I can grab three CVs in this direction, which is the indicator here. I have three selected. I can dial it back and select two or just the one. Same with this one here. I can dial it back and just select the one. This one here, I'm going to select the one. Right now, I've selected one CV in each direction from this particular control point. Let's see what movement we've got. We're in the XYZ direction, so if I go with my right mouse button, I can move up like this. Now, the way these CVs are behaving is dictated by the falloff.
So if I dial this right back to the left, you'll notice that everything moves at the same rate. Let's go ahead and grab some more CVs here to show you how this works. We'll zoom out a fraction. Now, with the falloff slider to the extreme left, if I move in a vertical direction with my right mouse button, everything moves pretty much at the same rate. If I dial it to the middle, now you'll see I have a more gradual falloff. This is kind of the desired result that I'd want to see in this particular application. I don't want to see a very abrupt change.
I want to see a nice, gradual falloff into the rest of the body of that surface. Again, if I control z and I move to the extreme right, I have very much isolated movement on that particular, let's say master, CV. Let's go back to the middle, space bar again. This time, what we can do is, we can select a CV on the end here. Where we select the CV becomes the master CV. Now, because I've got a corner here, I've selected two CVs in this direction and two CVs in this direction here.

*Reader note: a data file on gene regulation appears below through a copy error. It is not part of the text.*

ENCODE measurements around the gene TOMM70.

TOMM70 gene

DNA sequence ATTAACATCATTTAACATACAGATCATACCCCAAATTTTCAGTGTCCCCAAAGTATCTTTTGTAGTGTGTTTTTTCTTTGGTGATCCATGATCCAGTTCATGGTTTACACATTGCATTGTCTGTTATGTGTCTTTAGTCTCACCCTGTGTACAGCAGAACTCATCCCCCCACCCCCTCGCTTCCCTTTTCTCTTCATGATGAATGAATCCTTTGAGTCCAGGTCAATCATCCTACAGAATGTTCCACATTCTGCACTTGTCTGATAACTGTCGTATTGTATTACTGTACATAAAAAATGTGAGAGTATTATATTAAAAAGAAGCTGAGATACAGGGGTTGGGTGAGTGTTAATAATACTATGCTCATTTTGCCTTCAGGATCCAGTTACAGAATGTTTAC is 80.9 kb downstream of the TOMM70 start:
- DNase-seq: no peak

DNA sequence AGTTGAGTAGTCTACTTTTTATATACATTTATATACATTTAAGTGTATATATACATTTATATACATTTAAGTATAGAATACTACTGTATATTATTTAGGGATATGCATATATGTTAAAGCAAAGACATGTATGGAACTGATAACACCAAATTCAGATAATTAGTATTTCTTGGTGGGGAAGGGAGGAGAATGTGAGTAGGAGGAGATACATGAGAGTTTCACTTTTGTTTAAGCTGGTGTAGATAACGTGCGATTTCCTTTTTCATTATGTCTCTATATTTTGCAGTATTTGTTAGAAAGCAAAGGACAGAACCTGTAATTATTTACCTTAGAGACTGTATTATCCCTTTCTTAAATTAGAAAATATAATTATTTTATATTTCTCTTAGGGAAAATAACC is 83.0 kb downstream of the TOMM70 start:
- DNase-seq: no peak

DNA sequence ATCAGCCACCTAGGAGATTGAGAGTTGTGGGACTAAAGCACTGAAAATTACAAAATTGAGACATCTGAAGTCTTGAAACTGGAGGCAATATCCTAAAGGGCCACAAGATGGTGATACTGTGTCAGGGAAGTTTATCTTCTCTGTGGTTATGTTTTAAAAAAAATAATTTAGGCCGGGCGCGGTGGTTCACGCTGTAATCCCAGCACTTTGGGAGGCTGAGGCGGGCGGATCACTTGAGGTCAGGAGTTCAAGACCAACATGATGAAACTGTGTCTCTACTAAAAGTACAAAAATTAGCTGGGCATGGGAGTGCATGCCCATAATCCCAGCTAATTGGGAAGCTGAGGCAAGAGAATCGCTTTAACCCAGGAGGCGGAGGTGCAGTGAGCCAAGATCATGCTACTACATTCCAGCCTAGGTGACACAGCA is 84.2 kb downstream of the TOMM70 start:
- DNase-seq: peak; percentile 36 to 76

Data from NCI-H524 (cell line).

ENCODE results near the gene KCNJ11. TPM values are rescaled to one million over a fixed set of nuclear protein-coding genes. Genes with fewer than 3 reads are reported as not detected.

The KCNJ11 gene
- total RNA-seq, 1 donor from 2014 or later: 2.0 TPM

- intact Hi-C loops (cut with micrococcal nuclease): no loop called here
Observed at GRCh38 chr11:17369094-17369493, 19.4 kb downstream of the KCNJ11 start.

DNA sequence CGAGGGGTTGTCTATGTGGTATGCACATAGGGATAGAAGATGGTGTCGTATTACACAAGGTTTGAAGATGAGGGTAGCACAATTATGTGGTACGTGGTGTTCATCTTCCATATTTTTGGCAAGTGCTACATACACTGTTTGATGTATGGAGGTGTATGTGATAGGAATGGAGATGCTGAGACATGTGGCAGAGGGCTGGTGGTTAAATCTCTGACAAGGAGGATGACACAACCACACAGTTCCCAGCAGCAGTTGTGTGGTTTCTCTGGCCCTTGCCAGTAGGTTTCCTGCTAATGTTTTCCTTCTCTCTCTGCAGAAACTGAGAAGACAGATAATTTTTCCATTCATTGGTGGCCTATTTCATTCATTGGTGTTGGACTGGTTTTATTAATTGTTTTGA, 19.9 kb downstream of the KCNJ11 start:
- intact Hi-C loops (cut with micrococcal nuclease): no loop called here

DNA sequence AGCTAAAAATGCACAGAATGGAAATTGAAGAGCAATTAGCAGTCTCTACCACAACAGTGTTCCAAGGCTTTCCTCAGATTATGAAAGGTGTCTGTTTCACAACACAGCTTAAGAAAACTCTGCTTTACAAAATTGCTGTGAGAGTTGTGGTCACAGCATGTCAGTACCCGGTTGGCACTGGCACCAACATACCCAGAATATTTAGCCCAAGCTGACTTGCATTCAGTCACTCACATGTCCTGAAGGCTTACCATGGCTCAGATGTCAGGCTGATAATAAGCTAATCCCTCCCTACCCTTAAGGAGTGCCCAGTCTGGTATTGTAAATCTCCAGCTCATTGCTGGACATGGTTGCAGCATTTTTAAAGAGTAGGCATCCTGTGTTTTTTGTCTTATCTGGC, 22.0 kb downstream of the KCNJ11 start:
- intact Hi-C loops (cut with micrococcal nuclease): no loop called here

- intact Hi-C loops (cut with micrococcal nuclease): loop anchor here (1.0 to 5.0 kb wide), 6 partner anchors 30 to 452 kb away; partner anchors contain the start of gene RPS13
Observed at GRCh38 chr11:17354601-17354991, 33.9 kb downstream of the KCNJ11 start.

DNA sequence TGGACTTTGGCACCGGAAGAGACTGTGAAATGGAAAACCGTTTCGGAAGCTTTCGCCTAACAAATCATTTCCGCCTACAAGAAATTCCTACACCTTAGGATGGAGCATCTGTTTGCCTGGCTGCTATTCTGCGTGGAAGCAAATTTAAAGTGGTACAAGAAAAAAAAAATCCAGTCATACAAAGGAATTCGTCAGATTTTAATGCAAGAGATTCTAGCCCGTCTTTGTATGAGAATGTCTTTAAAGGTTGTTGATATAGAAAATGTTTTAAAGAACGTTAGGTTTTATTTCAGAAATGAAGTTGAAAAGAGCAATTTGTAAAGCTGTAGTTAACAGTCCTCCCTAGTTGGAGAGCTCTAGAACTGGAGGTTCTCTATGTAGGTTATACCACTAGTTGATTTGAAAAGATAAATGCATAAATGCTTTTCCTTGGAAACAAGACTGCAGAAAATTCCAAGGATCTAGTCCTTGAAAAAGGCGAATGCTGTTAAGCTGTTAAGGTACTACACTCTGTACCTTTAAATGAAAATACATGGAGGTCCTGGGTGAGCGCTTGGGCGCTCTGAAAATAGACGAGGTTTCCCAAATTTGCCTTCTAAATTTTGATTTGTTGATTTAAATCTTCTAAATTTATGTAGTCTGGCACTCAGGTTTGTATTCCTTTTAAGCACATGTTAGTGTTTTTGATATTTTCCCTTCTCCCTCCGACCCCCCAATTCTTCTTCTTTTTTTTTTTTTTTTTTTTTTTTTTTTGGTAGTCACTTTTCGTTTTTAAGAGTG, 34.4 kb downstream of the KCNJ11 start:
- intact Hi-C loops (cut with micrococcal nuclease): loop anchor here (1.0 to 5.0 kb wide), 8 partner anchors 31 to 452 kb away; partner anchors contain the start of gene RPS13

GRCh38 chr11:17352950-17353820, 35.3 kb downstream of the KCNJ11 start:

But we could actually go ahead and select as many as we wanted to, like this. Then what I'm going to do is, I want to change to, let's say, normal. With my left mouse button, I can actually change like this, which is a very abrupt change for my liking. But if I change the falloff like so, I can change it to a lot more gradual change like this, which is more the desired result in this particular application. Now, the other option I wanted to mention here is that, when you're doing the Rotate function, for example ... Let's go back to Rotate.
If I pick this row of CVs here, or this hull, then I can actually move my pivot point because, if I want to rotate in the Z vector here ... Let's go to Rotate ... Z vector, you'll see that it's rotating in a very strange manner. It's actually rotating around this point. What I need to do is, I need to reset that pivot point. You can do this for any of the functions that we just talked about, simply by pressing the space bar, clicking on Set Pivot, and then, with my control, I'm just going to snap it to the end here. Now when I go to do my Rotate command, it's behaving exactly now as I want it to do.
Again, Step Size, Lock, and the mouse sensitivity works exactly the same as we discussed in the previous video.
- Manipulating views and entities
- Working with layers
- Creating curves
- Sweeping, extruding, revolving, offsetting, and blending surfaces
- Modifying geometry
- Moving, scaling, flipping, and rotating objects
- Trimming curves and surfaces
- Creating copies of objects
- Aligning, combining, and splitting objects
- Analyzing geometry
- Shading models